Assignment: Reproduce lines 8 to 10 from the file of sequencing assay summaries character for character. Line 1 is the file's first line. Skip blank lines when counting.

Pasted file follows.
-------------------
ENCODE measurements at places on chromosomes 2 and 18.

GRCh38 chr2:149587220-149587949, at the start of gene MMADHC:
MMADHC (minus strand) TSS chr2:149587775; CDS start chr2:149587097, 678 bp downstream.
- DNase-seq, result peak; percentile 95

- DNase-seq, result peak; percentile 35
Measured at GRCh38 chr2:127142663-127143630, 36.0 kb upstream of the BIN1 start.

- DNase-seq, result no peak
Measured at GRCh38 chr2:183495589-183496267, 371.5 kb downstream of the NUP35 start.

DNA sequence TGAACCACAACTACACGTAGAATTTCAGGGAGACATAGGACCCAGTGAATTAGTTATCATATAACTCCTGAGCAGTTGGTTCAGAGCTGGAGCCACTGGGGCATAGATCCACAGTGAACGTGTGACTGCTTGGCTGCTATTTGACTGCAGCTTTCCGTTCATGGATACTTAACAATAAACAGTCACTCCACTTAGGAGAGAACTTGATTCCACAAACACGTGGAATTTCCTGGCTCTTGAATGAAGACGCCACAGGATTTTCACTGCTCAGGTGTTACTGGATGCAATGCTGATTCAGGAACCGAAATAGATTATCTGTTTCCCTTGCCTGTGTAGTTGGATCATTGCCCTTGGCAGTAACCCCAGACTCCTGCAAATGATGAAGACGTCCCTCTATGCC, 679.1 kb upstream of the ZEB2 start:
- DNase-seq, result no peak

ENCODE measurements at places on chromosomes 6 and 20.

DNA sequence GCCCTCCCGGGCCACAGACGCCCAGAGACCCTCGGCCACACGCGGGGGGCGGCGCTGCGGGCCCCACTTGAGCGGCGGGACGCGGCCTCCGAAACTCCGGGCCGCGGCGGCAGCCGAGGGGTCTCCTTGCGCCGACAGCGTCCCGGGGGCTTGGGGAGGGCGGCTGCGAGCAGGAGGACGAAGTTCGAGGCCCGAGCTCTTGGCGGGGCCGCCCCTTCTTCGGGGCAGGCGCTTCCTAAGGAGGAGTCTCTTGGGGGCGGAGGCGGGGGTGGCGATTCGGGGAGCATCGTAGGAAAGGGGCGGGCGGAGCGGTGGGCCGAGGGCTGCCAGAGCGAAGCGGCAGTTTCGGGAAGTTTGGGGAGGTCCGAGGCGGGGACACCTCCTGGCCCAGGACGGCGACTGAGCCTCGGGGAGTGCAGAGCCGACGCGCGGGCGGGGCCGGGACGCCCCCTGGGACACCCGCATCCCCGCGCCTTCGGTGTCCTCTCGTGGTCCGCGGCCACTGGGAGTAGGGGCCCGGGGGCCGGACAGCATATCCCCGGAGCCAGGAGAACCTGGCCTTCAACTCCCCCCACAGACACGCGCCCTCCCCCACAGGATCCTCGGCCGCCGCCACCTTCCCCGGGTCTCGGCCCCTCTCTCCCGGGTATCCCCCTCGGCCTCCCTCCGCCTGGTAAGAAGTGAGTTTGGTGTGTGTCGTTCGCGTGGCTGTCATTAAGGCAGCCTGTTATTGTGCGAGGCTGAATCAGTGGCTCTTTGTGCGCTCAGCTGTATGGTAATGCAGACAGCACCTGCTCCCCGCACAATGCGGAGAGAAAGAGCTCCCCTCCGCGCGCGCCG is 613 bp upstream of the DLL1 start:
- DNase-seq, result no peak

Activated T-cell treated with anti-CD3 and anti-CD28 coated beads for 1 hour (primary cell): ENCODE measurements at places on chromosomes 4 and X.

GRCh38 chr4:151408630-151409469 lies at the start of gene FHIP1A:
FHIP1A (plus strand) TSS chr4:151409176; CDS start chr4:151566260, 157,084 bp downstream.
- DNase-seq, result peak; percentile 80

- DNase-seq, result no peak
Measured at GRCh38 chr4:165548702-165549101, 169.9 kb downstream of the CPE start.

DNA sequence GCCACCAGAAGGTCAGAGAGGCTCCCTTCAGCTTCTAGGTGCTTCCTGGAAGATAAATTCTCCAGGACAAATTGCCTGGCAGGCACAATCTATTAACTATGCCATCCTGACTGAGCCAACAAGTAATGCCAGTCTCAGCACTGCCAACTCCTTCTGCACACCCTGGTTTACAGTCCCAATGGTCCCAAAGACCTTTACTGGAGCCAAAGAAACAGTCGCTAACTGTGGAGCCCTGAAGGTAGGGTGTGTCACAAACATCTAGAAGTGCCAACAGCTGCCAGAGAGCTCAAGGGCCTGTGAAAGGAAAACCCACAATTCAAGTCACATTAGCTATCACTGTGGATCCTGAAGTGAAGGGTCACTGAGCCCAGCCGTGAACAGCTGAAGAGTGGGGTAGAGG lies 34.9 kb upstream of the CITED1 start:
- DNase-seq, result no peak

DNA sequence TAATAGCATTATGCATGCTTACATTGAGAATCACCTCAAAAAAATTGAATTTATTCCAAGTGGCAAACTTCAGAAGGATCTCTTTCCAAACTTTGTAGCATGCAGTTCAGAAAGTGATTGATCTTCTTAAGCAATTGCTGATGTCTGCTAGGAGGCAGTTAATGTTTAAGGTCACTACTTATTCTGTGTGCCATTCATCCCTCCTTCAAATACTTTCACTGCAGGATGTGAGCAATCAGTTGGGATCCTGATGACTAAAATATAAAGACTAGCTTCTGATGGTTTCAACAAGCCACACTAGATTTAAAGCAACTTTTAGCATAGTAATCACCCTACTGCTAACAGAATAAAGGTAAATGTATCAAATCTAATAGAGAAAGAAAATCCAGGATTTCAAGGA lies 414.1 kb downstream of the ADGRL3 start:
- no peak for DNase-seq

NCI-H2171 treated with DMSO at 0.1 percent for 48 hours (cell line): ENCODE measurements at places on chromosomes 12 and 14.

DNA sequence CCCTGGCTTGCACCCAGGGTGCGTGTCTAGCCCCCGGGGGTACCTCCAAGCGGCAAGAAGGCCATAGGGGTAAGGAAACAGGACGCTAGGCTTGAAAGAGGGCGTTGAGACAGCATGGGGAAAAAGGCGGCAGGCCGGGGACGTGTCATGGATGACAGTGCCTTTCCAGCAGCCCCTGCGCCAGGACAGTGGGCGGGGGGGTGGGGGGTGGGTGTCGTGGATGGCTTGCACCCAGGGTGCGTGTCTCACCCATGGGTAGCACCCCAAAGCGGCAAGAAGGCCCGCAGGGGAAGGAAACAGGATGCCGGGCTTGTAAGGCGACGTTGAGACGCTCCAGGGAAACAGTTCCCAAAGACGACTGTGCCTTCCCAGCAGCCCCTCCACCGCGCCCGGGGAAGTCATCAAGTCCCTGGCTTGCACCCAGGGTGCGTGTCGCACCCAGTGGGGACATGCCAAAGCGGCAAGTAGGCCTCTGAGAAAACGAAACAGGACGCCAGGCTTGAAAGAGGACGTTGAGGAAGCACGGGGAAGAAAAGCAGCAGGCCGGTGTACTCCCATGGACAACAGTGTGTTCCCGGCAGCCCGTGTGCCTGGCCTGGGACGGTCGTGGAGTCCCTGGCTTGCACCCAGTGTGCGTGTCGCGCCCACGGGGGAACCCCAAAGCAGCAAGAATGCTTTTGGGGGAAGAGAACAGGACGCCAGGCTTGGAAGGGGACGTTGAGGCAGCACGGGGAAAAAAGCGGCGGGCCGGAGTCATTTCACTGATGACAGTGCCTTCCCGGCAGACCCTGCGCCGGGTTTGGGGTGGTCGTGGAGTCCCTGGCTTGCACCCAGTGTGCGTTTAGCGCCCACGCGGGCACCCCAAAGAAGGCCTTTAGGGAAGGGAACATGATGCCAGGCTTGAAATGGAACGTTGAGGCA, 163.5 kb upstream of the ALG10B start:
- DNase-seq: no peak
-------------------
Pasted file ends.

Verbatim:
Measured at GRCh38 chr2:183495589-183496267, 371.5 kb downstream of the NUP35 start.

DNA sequence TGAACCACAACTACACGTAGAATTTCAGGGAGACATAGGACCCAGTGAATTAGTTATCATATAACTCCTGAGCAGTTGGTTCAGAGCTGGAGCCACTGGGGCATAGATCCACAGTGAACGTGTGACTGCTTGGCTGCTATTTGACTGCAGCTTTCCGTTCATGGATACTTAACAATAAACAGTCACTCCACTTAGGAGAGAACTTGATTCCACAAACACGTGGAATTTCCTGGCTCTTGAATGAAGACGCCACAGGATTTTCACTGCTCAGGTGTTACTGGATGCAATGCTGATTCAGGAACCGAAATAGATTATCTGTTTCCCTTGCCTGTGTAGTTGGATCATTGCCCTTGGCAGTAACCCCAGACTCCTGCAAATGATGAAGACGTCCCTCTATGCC, 679.1 kb upstream of the ZEB2 start:
- DNase-seq, result no peak